To talk about the resurrection we can start with our very own selves. Our hopes can help us appreciate the resurrection.
Who are we? We are humans and we are flesh. We are embodied persons. We are not air. We are not gas. We are not angels. We are not pure spirits. We are persons of flesh and blood. Our experience of our body is quite ambivalent. On one hand we experience our body as something we have, like a tool or a shirt. We feel a distance from our body. Yet at the same time we also experience an identity with our body: “I am my body”. If someone holds my hand that person is holding my hand. That person is holding a piece of myself. But at the same time that person is also holding me.
So there is this experience of distance and identity with our body. When a person dies the body turns into a cadaver. It continues to be a human body but it has stopped all web of relationships with others and the world. It is dead. We have memories of the dead…but the dead is dead and the body is a cadaver.
Still, we make the effort to bury the dead. We do ceremonies and rituals. There is a sense of importance we give even to that dead person—even to that cadaver. But there is probably something more in what we do when we respectfully treat the dead.
We treat with respect the dead. Let us look at the dynamism inside of us when we do this. We just do not want to keep memories of the dead. We assert that somehow….somewhere along the way…we can hope that death is not the end of that person.
A French philosopher, Gabriel Marcel, once wrote, “If I love you then you will not die”. In other words my love for you hopes that death is not the end. My love for you does not end, so I continue to expect that my love will continue even after death. Love aims at the eternal.
So many cultures hold on to this respect for the dead, this love and this hope. It is a hope we find little words to explain. It is deep within us.
Let us call this a “transcendental hope”. It is the hope that really life can be fuller and so eternal. It is the hope that the “bad things” that happen to us in life will never win…and that death will never win completely. It is this hope that can make us appreciate the resurrection of Christ.
The resurrection of Jesus is not historical…and it is historical. It is not historical because history (as science) cannot verify that someone who died lived again after. History does not have the competence to say that there is life after death. History is limited to its study of place and time. Life after death is already outside place and time. So we cannot have a claim on the historicity of the resurrection.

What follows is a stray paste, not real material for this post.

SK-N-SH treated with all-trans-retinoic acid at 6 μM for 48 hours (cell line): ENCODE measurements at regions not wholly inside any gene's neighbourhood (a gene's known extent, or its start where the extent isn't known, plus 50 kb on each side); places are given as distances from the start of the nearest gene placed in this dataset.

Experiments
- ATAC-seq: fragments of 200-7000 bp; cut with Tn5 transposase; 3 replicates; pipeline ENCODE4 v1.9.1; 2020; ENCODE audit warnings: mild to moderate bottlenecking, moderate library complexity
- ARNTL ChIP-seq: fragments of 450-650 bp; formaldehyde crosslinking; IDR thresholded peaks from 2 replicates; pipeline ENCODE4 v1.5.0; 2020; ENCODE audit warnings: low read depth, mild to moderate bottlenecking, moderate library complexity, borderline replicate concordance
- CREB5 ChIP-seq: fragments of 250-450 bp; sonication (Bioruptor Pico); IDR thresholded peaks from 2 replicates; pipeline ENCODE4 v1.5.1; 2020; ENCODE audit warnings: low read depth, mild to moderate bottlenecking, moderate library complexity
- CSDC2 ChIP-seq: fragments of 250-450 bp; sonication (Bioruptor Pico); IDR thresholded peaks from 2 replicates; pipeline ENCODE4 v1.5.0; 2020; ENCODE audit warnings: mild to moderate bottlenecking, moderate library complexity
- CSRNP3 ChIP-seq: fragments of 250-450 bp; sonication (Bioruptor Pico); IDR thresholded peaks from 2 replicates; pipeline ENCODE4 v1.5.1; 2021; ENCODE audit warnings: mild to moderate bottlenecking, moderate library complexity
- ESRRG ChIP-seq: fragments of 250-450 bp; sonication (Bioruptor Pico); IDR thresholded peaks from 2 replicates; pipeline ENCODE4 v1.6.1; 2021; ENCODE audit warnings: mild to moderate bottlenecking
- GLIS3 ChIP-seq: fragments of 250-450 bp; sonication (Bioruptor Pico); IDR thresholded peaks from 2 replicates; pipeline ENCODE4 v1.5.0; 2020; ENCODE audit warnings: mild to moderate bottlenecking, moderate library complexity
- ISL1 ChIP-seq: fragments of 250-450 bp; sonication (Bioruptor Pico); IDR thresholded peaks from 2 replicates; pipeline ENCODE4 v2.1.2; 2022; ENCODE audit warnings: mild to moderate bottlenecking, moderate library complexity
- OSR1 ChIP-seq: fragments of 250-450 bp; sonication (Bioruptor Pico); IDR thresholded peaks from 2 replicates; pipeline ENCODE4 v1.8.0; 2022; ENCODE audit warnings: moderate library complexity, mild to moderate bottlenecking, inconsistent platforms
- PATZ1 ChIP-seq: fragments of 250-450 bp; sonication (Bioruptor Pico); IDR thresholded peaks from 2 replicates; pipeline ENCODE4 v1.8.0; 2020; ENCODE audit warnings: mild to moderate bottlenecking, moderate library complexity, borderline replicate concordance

Yet the resurrection is historical. It happened to a specific man, Jesus, in a place and time. How do we know that? There are historical traces. What are they? There are the attestations of the Apostles. They said that they saw the risen Lord. They said that they saw him alive again. This affirmation cannot be denied historically. It is historically true that Apostles said that. We can also add that there were many people, especially the early Christians, who have accepted that witnessing of the Apostles. The impact of the experience extended far and wide beyond the circle of the Apostles.
Although we cannot scientifically verify that Jesus indeed had risen from the dead, we can in faith accept it. We can in faith accept the witnessing of the Apostles.
For the Apostles the resurrection was God’s way of raising his son from the dead. It was the eschatological act of God done within history. Jesus was the same man in history, the same man who lived in Palestine in the first century. The risen Lord is the same man of Nazareth. There is a continuity. Yet there is a discontinuity because the risen Lord is not glorified. Yes, he is the same man, the same body, but in a radically new condition.
This can explain why, at first, the Apostles could not immediately identify the risen Jesus. They needed faith to recognize the risen Lord.
There is one theme that is so often mentioned when discussing the resurrection. This is “the empty tomb”. The fact that the tomb was empty does not prove the resurrection. Who knows, maybe someone stole the body.
Yet the empty tomb can generate faith. It can be sign of the resurrection. It can signify that Jesus was not abandoned to the corruption of the body. The empty tomb announces the accomplishment of the eschatology when corruption ceases to win. It is not the definite destiny of the human being.
Finally, there is also the point about Jesus sitting at the right hand of God. That Jesus sitting there is a human Jesus too in full human embodiment. This tells us that “one of us”—a human—is in full communion with the divine. The Apostles saw that thanks to Jesus, as fully human, was elevated to the throne of God, we too can have a share in that communion. That communion is made possible thanks to the risen Lord.